- Tests make them anxious
- Math time usually consists of the teacher talking and them doing workbook pages
- They are not used to collaborating
- Talking about math (or each other) was a new concept
And there we were... staring at each other. My mind was racing as to how I could remedy the above, give three assessments (the first week) AND actually explore the math - In 17 and 1/4 days (time was ticking). I knew I was rusty, but oh boy! This seemed like a mountain that I just couldn't even find my footing on.
But then something clicked and I went right into full teacher mode. I KNEW that we needed to build culture first (#cultureovercurriculum) and we needed to build it fast. Out came some #eduprotocols (Thank you to my pals Jon Corippo and Marlena Heburn).
I'm not going to lie and say that at the end of day 1 we were all besties, holding hands in a Kumbya Circle - but I did start to see some kids opening up, talking, excitement and smiling. Did we do any math that first day? Besides one of the assessments we had to give (groans from the kids) - NO - there was no math. It was all about building the classroom culture. I wanted to create a safe place for them to #riskforward and #failforward. We talked about making mistakes and struggling - and how these are needed in order to grow. *Luckily- I have made at least one mistake per day, per period as a "model" for them- without of course meaning to.* The best part? They feel comfortable enough to respectfully correct my mistakes - to which I thank them. We can't make this stuff up nor find it in a teacher's manual.
Over the next 8 days...there have been ebbs and flows - but the students have been so positive and willing to stretch their thinking - looking at math differently and enjoying (for the most part) new experiences with math. BUT - one thing for certain - this has absolutely solidified the idea of #cultureovercurriculum for me. I knew this to be true, I practiced it my whole career but as I stated before - I was rusty. I would typically spend the first two weeks of school, building this and I tried to squish it into two hours - and it showed.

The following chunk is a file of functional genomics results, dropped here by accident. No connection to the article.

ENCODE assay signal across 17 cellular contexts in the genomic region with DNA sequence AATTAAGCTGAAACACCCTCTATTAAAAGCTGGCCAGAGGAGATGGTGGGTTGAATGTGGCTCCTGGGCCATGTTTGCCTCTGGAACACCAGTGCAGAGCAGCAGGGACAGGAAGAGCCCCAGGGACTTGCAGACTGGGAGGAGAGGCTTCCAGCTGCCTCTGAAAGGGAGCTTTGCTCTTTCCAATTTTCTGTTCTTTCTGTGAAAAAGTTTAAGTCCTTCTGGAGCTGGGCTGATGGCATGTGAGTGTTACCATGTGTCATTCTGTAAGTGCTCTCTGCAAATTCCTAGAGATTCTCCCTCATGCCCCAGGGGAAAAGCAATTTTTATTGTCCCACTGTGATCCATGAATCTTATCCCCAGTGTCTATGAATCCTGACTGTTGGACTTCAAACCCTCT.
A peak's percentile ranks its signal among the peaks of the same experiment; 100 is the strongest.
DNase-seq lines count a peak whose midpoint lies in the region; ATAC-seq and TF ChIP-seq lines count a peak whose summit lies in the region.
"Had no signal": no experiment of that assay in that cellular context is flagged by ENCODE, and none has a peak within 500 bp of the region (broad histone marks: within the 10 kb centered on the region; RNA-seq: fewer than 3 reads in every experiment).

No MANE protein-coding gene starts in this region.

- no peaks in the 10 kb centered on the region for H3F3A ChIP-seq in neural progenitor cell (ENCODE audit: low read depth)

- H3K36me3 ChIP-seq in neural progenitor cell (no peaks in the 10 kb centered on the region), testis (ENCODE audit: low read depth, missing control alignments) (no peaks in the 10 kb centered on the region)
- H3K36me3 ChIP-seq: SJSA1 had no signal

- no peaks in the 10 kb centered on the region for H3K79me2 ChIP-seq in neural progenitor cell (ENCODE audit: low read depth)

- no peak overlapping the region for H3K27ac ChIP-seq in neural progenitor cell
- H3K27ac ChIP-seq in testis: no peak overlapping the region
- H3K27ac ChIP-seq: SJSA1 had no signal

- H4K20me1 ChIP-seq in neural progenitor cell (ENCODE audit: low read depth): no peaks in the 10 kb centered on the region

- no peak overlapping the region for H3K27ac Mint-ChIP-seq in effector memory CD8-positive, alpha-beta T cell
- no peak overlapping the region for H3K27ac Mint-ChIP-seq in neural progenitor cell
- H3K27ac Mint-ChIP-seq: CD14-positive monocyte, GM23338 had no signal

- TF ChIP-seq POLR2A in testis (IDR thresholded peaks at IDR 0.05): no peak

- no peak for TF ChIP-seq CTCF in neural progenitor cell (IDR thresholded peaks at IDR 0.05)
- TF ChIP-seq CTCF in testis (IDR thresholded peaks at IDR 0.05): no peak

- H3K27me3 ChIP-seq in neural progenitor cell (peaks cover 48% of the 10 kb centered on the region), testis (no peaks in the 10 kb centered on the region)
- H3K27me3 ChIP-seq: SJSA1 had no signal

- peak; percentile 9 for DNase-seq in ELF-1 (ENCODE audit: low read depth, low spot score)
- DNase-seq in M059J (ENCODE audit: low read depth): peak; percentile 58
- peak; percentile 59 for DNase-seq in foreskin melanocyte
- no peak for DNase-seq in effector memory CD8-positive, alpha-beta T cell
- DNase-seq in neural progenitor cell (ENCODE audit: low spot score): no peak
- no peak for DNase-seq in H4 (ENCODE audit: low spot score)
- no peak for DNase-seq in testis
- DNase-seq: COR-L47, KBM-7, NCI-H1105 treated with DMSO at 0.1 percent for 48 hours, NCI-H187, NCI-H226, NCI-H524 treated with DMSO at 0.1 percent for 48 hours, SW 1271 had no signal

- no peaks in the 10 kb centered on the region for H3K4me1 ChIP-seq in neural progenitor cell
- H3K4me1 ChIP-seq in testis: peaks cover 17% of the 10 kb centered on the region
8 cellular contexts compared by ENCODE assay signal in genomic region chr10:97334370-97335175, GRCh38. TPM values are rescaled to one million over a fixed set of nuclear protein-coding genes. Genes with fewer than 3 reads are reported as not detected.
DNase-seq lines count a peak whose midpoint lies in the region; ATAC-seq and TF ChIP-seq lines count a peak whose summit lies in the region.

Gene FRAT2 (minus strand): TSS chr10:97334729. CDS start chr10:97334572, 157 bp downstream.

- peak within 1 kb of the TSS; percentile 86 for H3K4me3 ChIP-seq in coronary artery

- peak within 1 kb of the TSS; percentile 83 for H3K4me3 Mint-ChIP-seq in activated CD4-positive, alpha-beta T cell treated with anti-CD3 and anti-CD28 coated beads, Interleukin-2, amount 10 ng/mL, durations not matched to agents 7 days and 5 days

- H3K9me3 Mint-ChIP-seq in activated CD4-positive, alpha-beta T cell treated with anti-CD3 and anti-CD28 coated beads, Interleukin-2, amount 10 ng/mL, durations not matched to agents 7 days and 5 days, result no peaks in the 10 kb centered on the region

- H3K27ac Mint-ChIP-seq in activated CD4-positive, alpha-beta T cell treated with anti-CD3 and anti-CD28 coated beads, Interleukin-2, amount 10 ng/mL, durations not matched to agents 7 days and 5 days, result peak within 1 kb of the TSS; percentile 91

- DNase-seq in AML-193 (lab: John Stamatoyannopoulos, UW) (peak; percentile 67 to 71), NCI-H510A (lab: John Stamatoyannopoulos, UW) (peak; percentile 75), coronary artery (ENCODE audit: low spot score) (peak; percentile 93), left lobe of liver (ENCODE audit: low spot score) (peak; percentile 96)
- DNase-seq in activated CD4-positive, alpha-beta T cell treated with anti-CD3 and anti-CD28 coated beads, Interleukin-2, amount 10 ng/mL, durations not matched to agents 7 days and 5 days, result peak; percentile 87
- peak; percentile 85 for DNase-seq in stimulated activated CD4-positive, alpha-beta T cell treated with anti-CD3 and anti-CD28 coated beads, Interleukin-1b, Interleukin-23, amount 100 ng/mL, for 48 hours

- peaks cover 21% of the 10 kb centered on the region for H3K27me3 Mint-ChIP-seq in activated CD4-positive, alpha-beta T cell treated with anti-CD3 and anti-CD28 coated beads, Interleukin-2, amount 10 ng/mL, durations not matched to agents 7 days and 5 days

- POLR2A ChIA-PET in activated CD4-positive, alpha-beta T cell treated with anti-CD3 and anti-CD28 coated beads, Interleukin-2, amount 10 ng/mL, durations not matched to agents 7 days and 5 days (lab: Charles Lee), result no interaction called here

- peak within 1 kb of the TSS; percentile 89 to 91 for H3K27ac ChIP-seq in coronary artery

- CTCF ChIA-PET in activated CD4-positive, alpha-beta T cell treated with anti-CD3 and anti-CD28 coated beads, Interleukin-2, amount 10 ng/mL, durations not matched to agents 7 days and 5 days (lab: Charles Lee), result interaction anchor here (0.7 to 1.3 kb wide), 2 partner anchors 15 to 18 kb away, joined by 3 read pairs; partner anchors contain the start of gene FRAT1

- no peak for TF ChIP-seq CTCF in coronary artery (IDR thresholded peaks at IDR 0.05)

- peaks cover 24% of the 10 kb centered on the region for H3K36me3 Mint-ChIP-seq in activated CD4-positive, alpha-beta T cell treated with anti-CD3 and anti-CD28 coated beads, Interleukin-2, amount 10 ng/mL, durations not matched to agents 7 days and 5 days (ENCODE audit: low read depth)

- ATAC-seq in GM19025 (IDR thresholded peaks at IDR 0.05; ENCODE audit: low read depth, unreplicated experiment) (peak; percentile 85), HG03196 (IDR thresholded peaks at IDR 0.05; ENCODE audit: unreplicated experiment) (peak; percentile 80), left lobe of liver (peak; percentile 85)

Finally, today - as we are literally halfway through the whole Math Camp - I saw students seamlessly working together, sharing ideas and having fun WITH MATH! And they were TALKING...about MATH! 8 days ago, that was a completely foreign concept to many. They actually groaned today (like with the assessment on Day 1) when I asked them to clean up their project, for break. WHAT? Imagine the difference we could make, if we had the time to really lay that foundation of culture. This is great practice and a huge refresher course for me.
Yesterday, we had a discussion in period 2 based on some Memes they saw about teachers and students. They shared with me the images and sarcastic sayings about things that we deal with as teachers, such as: repeating directions more than once, putting names on papers and getting work done. I know these are struggles that we, as teachers face on a day to day basis, but I didn't feel right with the students' discussion - they thought they were funny, but couldn't tell me what was funny about them.
So, we turned into a discussion about respect - mutual. My respect for them, their respect for each other and for myself. And then I asked them this question "Do you guys remember us coming up with class rules? Did I ever tell you about any rules?" They looked at me quizzically and then responded with "No". My next question was "Do you think we need to?" To which they also responded "No". It wasn't until that moment that I realized we had, in fact, built our classroom culture. Maybe I am naive and/or just blessed with two periods of the most amazing kiddos or we were on to something here. Maybe respect goes a long way?
I'm not going to lie, three days ago - I was questioning my effectiveness as a classroom leader. Maybe I had lost it in those four years? I think I used to be good at this...but maybe I wasn't.
All I can say is that I am failing, reflecting, learning, growing and having fun! I believe that these kids are having fun as well. I am listening and talking with them as they are working on their tasks and they are excitedly participating in different experiences than their norm - and THAT, my friends, is my goal with these #18daysSV.
There is SOOO much more I could write about on this experience, but I am going to hold that, for now, and just see what these last 9 days hold for us!
Thank you to the #MathMavericks in Room 24 and my amazing colleagues that are sharing this journey with me!
Ok all...I have a confession to make. Actually, I don't know if it's a confession if it is something I share ALL THE TIME. But here goes... I am NOT a techie person. There.
I did that for a few reasons. One being that in his book "The Eduprotocol Field Guide" - after each time I'm mentioned or wrote a piece, he gave me a different job title - but all included the word "tech". It just makes me giggle because...I was never that - but most people that don't yet know me or have yet to meet me, believe that to be true.
I of course, always correct them, because I am nothing if I am not honest. I WAS an ELA TOSA who somehow got wrapped up into this EdTech World. (Thank you to my former colleague Dustin Ellis, for bringing me into and supporting me in navigating that world!). And if anyone has read or talked to me, you know my opinions on "Titles"- you know that I believe we all are so much more than who our email signatures or business cards say we are.